Anybody can throw a bunch of investments together and call it a portfolio. It takes a lot more, however, to find a select group of promising prospects that fit well with your temperament, your time horizon, and your particular financial goals.

Too often, investors don't think about their investment portfolio as a single unit. Instead, they grab shares of various stocks and funds willy-nilly, based solely on their individual characteristics -- never thinking of a new stock's impact on the holdings they already own.

Make the right portfolio
In this month's brand-new issue of Motley Fool Champion Funds -- which goes live this afternoon at 4 p.m. EDT -- Foolish fund expert Amanda Kish takes a look at this question from a unique angle. Part of what Amanda's newsletter offers subscribers every month are three model portfolios, each of which represents a blend of some of the funds that the service has recommended over the years.

But of course, unless you're just getting started with your investing, you'll probably already have some stocks and funds to bring to the mix. In addition, even if you have cash available, you may not have access to buy the exact funds you want -- especially if you have to choose from a fixed menu of investment options, as many workers must in their 401(k) plans.

Given those limitations, what's the best way to choose investments in a way that will complement your existing portfolio rather than create problems?

Watch out for the concentration trap
With individual stocks, problems often come from haphazardly choosing promising companies that aren't well diversified. For instance, here's an extreme example of stocks you might have been tempted to add to your portfolio based on these news items from early last year:

  • With the discovery of a massive oil field off the cost of Brazil, Petroleo Brasileiro (NYSE:PBR) found itself fortuitously positioned to take maximum advantage of the news.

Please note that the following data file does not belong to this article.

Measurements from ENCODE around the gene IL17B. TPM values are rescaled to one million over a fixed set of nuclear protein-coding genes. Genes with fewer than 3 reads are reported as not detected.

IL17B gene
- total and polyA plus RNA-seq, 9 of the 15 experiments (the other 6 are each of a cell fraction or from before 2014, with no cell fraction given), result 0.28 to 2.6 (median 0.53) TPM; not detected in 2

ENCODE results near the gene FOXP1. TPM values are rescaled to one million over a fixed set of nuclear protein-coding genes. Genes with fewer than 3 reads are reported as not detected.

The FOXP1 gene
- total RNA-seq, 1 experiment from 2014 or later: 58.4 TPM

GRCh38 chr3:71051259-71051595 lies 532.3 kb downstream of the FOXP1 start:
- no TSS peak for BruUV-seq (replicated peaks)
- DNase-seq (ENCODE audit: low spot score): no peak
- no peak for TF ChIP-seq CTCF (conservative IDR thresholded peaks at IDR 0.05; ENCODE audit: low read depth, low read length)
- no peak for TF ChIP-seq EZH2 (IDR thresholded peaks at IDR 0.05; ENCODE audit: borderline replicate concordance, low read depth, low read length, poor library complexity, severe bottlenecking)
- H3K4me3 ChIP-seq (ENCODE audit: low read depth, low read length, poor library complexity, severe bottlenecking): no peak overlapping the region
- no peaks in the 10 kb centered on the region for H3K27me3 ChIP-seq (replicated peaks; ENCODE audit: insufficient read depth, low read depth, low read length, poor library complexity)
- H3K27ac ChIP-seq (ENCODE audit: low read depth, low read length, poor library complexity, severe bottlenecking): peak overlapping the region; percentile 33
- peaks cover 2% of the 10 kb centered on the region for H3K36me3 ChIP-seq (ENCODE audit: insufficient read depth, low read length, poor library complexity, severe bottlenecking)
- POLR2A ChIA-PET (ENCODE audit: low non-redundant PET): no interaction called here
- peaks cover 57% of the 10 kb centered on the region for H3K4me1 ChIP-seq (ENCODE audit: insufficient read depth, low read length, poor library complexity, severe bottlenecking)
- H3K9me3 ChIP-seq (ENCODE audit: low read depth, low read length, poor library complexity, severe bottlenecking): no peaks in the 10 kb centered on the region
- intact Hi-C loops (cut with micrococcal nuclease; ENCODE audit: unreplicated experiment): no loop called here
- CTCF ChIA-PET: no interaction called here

• The red-hot Haynesville shale play brought quick profits to natural gas players like Petrohawk Energy (NYSE:HK) and Chesapeake Energy (NYSE:CHK).
  • Demand for fertilizer rose much faster than supply, giving industry players like Potash Corp. (NYSE:POT) and Mosaic (NYSE:MOS) great returns during the first six months of 2008.
  • Early in 2008, heavy demand for industrial metals from China and other development-hungry economies bolstered prospects for copper producers like Southern Copper (NYSE:PCU) and Freeport-McMoRan (NYSE:FCX) -- and with China's economy forecast to grow strongly, the end seemed far away.

Clearly, if you'd acted on those temptations, you would've owned a portfolio that was way overweighted in energy and commodities stocks -- stocks that came crashing down during the latter half of the year.

Dealing with funds
With mutual funds, there are a bunch of things to keep in mind when tailoring a fund portfolio for your particular wants and needs. For instance:

  • If you have a strong relationship with a particular fund company, you might want to use their offerings in particular asset classes rather than mixing and matching across different fund companies.
  • Even within broad categories like large-cap value or small-cap growth, you'll find dozens of different strategies. Some may appeal to you more than others, even if all of them have been equally successful at creating gains over the long haul.
  • Champion Funds gives portfolio recommendations for conservative, moderate, and aggressive investors. But if you find yourself halfway between two of those categories, then an easy way to split the difference may be to add another fund.

In this month's newsletter, Amanda goes through these and other reasons you may have for making switches -- and gives you a useful set of tools to help you evaluate whether a particular fund you may have in mind is the right one to keep your overall portfolio strong. And with dozens of different fund recommendations to choose from, Champion Funds subscribers don't have any shortage of great funds to plug into their overall investment strategy.

Want to know more? Becoming a subscriber to Champion Funds couldn't be easier -- and with a free 30-day trial to get you started, you won't want to miss out. Putting together a tailor-made portfolio will take some work, but the rewards will last a lifetime.

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Fool contributor Dan Caplinger is constantly making adjustments to his portfolio. He owns shares of Freeport McMoRan and Chesapeake Energy. Petroleo Brasileiro is a Motley Fool Income Investor pick. Chesapeake Energy is a Motley Fool Inside Value recommendation. Try any of our Foolish newsletters today, free for 30 days. The Fool's disclosure policy is tailored to your needs.